Ways To Play: Storytelling And Door-kicking
Talking with many other fans of this particular hobby, I tend to notice that there are two distinct styles of play among them. The first would be the storytelling method, in which characterization and drama take center stage. These games tend to focus on the stories of the characters, their trials and hardships, and their personal growth as individuals. Characters in storytelling-focused games are much like those found in on-going television series. After many trials and adventures, they are no longer the same person they were when they started on their journey, though often they are still recognizable for who they used to be. This sort of game is a wonderful, long-term experience; you grow connected to your characters just as you would a beloved character in a book, film, or television. You watch as they endure the hard times and you revel with them at their triumphs.
The second type is often called the “kick down the door” style of play. This play style is all about the visceral elements of the game; namely combat and loot. This style of game harkens more towards action heavy videogames, where the main focus of the game is to kill the most monsters and acquire the most loot. The amount of characterization varies. I have seen some that simply refer to their characters by their occupation or combat specialties rather than by a name; “the fighter,” “the fire-mage,” “the thief,” “the healer,” etc. This sort of game is great for short-term fun, as you tend to jump right into the action without ever looking back. You kill the monsters, take their stuff, and you feel awesome about doing it.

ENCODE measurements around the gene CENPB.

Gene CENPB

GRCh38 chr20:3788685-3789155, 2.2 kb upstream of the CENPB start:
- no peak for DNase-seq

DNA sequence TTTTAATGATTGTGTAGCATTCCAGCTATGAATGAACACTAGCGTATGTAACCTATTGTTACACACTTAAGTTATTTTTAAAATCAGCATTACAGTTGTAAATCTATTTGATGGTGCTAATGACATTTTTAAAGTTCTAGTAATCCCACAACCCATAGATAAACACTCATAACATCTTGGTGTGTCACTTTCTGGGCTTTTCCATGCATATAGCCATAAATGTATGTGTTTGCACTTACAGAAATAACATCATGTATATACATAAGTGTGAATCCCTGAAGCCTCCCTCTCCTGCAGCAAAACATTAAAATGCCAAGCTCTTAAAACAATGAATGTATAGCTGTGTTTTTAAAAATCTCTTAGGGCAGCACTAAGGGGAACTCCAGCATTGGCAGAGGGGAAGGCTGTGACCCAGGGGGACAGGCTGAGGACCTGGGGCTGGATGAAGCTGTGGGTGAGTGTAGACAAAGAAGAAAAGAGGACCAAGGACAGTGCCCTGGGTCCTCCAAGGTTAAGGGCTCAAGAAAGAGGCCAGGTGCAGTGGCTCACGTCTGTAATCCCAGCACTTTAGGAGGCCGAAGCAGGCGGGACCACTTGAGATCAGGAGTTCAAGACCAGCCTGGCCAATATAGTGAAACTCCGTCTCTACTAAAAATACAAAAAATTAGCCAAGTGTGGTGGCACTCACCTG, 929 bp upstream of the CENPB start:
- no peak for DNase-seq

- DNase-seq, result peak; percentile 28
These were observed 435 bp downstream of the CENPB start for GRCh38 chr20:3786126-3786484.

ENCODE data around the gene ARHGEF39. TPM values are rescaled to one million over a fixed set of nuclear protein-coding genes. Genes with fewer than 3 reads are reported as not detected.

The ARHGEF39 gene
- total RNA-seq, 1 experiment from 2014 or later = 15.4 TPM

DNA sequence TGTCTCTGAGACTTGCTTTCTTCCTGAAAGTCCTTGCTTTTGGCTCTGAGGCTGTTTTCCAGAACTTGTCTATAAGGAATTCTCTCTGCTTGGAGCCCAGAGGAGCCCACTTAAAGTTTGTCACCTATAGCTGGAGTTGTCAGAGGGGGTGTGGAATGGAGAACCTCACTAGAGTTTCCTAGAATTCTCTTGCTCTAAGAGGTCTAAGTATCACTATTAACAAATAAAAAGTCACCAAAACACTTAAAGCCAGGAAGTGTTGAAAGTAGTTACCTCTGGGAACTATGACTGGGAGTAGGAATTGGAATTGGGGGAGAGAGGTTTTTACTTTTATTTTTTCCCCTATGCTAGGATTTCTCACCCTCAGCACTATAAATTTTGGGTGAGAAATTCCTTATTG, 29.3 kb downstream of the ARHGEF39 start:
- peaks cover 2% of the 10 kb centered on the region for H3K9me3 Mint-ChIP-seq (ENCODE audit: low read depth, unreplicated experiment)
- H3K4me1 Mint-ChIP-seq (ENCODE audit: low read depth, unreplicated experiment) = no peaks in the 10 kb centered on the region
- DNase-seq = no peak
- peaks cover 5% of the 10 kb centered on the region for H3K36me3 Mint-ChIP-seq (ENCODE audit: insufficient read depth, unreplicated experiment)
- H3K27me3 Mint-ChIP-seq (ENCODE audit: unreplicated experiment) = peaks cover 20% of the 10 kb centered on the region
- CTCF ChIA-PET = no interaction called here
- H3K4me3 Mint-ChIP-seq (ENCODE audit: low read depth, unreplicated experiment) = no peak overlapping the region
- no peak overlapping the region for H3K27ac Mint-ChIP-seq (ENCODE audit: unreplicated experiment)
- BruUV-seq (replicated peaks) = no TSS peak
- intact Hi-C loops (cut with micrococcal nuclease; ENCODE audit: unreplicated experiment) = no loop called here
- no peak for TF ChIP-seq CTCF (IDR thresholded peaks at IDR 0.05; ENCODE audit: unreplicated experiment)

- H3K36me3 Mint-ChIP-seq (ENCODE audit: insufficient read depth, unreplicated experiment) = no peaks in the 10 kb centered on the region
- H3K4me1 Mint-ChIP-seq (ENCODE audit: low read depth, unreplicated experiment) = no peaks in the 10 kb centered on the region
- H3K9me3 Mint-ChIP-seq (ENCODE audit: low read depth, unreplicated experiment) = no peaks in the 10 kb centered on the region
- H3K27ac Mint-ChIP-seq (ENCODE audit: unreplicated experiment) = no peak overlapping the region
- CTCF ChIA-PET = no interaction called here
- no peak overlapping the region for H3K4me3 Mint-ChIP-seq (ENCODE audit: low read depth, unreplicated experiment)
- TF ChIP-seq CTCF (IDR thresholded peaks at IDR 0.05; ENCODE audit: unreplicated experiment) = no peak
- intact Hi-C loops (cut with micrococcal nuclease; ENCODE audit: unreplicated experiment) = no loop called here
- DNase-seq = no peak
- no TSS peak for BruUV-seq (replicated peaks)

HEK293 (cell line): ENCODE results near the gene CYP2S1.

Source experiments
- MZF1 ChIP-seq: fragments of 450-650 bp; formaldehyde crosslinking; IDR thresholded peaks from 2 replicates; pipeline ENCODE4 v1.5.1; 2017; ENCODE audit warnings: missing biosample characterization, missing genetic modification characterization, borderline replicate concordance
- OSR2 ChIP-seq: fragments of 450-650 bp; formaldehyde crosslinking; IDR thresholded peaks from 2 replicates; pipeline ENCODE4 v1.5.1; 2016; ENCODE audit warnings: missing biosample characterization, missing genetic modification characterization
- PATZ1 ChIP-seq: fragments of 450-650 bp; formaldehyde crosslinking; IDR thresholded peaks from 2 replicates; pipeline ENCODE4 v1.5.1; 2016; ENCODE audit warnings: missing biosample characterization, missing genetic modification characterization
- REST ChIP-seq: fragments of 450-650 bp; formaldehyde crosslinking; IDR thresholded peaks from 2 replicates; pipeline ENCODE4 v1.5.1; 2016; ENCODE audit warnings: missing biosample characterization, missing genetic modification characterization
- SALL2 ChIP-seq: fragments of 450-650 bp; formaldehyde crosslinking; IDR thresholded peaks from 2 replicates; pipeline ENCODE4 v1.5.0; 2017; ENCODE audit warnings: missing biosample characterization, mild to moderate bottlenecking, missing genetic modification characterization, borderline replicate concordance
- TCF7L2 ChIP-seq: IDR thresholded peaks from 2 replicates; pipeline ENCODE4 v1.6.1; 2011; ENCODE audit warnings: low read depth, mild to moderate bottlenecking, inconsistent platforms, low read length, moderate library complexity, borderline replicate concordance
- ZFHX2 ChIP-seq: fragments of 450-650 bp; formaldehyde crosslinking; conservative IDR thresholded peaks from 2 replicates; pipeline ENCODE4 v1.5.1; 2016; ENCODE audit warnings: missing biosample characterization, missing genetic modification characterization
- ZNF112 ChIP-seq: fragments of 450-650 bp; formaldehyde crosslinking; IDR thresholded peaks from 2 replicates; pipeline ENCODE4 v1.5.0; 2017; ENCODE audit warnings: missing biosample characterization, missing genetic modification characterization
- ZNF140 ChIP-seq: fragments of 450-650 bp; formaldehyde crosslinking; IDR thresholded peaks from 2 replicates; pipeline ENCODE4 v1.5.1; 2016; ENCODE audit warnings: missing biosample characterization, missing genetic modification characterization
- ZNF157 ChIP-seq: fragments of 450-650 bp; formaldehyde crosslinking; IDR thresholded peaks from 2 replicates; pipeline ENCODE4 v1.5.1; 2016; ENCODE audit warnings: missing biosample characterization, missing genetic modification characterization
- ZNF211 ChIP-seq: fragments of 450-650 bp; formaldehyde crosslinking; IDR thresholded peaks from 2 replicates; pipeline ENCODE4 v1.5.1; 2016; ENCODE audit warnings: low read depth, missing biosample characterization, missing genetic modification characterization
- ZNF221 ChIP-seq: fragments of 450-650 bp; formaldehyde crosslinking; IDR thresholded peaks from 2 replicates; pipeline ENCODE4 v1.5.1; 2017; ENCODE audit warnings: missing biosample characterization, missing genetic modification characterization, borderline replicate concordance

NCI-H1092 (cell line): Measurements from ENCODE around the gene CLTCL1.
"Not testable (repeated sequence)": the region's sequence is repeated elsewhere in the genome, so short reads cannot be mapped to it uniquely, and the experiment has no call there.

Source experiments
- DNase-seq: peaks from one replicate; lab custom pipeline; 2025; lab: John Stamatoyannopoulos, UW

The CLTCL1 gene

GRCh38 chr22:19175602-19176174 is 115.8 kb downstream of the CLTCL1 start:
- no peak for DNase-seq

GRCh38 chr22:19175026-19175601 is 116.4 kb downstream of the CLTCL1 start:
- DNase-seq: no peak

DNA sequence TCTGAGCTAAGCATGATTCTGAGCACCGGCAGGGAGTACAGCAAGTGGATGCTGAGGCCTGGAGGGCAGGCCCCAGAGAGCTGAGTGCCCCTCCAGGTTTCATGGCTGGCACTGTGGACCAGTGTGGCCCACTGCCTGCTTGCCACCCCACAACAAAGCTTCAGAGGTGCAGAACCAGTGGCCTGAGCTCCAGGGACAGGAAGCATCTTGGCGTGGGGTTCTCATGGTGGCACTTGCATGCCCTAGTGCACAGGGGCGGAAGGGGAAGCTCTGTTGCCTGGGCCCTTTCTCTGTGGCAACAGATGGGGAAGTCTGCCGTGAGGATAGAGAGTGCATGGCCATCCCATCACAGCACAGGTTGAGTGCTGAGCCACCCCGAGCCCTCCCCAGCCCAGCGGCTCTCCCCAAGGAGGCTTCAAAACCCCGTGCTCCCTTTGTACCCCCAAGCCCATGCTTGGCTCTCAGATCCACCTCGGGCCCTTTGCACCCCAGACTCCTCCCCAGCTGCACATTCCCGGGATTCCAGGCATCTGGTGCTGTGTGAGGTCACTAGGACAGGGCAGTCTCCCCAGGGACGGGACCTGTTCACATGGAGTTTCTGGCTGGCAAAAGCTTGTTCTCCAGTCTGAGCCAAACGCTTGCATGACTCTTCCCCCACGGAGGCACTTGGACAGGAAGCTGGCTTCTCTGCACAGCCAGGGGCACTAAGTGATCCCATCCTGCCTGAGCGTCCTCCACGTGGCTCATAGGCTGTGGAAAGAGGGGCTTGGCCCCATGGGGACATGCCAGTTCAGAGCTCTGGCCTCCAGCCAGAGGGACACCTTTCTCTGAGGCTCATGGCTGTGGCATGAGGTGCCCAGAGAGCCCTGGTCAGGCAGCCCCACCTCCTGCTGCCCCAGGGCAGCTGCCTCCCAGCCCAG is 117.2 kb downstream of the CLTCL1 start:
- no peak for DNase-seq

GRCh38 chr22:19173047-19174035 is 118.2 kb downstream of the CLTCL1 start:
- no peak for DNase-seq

Interestingly enough, players who adore one of these styles over the other tend to shun those who play using the other. Storytelling-focused players tend to view door-kickers as simplistic, brutish, and often vulgar. Storytelling-focused players in a door-kicking game tend to feel overwhelmed by the intensity of play and lost with the lack of depth in the game. Door-kickers often see storytelling-focused games as too long and drawn-out, boring, and without any real rewards. When brought into a storytelling-focused game, they often look for any excuse to try to push the game into something more familiar, starting fights or trying to move past the “boring” dialogue with non-player characters as quickly as possible.
I’ve always found it weird that such distinctions exist within our hobby, as I have always found that a combination of the two styles leads to a greater experience as a whole. I love to play in storytelling-focused games, where the actions of my character will affect the lives of many and when there are deeper consequences to my actions. But there are times when just kicking down the door to the dungeon, killing a monster, and taking its stuff can be just as rewarding. My point is that it is all too easy to fall into gamer elitism, thinking that your own style of play is the only one that really matters. Both sides are equally guilty of this, and I would encourage all players/gamemasters to try to include elements of the opposing style into their games to see how they work. If you play a door-kicking game, add in a little more depth of story. Storytelling gamers, see what happens when you can just kill the baddies and take their stuff. See how much fun you have with it.
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